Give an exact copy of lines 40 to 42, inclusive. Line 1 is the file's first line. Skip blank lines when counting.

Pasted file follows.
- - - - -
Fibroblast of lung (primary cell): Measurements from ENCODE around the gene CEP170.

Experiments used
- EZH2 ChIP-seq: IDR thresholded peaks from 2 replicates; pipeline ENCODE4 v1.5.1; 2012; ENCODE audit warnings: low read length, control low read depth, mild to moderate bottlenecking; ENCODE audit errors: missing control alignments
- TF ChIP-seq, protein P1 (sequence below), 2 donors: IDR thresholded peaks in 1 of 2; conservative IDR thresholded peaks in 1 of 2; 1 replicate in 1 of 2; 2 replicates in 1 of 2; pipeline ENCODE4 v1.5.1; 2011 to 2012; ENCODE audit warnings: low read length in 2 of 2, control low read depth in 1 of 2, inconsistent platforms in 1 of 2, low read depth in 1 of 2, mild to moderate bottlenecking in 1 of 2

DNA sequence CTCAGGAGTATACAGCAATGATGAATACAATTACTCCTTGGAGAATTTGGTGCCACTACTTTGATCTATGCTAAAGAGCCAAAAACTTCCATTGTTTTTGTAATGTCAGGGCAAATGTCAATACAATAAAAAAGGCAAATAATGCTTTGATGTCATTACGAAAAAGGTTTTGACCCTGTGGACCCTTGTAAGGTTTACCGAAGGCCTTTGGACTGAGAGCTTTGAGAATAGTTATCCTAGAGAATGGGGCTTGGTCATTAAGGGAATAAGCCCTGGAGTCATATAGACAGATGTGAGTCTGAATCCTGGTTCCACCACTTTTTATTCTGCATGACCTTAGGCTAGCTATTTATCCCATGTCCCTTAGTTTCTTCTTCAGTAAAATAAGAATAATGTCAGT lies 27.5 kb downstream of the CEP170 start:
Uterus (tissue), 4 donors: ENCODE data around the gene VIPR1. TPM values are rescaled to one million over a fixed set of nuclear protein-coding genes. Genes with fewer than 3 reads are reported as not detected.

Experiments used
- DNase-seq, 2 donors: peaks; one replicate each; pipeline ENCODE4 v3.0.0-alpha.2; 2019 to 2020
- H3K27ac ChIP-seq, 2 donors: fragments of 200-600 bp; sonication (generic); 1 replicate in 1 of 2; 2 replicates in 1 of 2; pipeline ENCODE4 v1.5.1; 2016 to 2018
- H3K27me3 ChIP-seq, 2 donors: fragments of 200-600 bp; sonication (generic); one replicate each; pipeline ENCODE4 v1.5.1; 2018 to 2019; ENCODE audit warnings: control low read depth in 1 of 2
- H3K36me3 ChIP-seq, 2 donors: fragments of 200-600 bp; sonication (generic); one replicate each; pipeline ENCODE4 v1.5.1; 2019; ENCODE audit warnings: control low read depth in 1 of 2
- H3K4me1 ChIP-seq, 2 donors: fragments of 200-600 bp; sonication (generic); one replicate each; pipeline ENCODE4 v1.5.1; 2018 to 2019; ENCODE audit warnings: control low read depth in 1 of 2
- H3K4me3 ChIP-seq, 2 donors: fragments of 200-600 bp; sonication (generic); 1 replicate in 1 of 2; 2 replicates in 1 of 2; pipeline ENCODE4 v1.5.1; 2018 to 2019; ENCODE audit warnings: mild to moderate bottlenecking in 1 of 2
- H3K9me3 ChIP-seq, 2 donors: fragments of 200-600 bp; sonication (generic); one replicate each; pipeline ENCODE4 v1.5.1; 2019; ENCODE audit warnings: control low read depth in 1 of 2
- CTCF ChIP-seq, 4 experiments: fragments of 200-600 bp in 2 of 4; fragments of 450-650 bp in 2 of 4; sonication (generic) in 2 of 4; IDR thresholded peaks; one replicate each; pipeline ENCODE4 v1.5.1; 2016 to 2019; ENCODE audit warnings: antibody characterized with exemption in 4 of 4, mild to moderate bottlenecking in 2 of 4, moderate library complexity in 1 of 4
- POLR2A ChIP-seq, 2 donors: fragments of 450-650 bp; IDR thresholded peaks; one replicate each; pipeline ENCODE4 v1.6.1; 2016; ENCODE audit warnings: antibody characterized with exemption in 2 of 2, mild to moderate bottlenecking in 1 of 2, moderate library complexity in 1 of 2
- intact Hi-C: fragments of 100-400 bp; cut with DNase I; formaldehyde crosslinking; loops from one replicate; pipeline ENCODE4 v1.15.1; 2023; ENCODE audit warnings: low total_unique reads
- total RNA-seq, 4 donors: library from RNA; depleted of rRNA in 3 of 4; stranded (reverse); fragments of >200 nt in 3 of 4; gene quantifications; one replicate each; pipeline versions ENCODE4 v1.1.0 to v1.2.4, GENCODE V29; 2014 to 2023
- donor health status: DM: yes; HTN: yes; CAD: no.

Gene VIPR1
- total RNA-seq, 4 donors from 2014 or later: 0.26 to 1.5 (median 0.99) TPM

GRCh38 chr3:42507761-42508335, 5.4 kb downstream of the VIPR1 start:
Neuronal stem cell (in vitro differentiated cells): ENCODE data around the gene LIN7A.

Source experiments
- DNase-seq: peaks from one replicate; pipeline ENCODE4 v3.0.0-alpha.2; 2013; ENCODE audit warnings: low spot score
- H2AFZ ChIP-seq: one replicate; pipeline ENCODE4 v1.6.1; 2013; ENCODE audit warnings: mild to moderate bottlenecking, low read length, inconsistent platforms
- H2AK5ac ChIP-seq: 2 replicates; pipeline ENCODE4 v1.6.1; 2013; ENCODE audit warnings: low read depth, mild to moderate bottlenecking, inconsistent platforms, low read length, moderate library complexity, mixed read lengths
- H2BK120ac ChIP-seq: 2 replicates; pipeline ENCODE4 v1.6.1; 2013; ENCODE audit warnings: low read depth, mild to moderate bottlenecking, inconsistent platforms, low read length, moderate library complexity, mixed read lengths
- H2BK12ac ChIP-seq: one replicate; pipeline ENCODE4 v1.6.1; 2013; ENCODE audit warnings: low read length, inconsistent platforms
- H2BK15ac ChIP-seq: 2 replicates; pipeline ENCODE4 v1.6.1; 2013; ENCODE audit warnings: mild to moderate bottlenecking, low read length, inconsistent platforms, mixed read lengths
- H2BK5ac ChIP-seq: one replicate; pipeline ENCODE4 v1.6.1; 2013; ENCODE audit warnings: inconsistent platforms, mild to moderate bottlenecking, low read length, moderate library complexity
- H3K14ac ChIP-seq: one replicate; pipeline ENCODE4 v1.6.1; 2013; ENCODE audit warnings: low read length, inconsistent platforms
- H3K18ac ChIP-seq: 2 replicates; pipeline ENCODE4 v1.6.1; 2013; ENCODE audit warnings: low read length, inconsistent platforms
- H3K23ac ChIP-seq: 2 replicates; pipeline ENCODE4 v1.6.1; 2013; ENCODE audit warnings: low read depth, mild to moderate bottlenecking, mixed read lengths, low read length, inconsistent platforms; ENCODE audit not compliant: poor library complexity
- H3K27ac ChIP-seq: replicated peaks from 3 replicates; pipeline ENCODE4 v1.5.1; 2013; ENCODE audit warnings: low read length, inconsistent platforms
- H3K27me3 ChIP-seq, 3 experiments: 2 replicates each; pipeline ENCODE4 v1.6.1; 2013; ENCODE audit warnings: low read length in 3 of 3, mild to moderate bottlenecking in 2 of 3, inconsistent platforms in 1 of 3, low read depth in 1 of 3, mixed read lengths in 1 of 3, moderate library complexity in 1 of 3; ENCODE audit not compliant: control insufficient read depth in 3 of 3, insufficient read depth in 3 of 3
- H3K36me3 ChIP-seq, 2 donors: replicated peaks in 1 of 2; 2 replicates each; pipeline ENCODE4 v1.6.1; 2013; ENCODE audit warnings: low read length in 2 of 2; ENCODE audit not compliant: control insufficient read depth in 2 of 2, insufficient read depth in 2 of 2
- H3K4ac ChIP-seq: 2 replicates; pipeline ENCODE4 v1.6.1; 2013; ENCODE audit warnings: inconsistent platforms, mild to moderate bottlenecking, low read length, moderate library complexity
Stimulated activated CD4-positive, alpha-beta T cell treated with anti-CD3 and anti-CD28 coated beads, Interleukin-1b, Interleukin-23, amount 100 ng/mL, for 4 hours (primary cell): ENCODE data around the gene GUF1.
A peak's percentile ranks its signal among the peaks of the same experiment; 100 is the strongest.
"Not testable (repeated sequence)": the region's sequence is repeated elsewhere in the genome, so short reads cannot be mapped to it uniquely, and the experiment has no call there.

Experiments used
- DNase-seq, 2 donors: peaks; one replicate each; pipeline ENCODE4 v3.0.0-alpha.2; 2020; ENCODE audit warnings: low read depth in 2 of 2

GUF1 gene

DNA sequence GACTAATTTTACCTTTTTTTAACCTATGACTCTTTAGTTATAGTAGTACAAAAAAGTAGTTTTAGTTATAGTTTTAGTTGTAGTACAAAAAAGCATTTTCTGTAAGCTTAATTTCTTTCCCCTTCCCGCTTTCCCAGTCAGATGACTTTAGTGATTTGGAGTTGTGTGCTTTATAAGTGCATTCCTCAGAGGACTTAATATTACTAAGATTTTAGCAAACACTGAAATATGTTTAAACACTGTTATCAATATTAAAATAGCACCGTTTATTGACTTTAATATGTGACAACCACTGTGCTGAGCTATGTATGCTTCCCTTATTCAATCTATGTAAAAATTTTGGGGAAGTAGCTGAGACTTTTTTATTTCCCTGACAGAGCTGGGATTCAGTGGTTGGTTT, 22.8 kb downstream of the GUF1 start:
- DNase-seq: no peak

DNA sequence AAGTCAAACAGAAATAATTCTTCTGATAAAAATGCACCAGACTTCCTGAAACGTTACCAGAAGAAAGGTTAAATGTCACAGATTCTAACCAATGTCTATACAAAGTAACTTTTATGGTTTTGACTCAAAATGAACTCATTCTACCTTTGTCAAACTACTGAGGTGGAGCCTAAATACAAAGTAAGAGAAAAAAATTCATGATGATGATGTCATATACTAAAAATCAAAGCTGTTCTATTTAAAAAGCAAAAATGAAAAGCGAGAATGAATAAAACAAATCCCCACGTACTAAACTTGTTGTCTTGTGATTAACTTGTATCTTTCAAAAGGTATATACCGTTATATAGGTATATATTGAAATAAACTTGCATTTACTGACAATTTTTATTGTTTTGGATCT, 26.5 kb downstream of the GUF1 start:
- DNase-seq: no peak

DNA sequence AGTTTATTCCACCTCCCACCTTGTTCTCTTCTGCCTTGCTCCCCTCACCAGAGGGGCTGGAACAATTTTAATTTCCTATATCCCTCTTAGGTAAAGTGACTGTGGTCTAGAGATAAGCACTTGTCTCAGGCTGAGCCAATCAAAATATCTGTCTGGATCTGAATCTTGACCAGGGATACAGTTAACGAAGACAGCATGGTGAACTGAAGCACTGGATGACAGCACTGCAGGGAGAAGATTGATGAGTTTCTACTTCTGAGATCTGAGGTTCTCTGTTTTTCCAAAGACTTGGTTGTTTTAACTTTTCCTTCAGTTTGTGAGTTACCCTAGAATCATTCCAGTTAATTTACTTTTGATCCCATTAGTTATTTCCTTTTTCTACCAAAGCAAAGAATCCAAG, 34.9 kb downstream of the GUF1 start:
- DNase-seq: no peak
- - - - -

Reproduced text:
A peak's percentile ranks its signal among the peaks of the same experiment; 100 is the strongest.
"Not testable (repeated sequence)": the region's sequence is repeated elsewhere in the genome, so short reads cannot be mapped to it uniquely, and the experiment has no call there.

Experiments used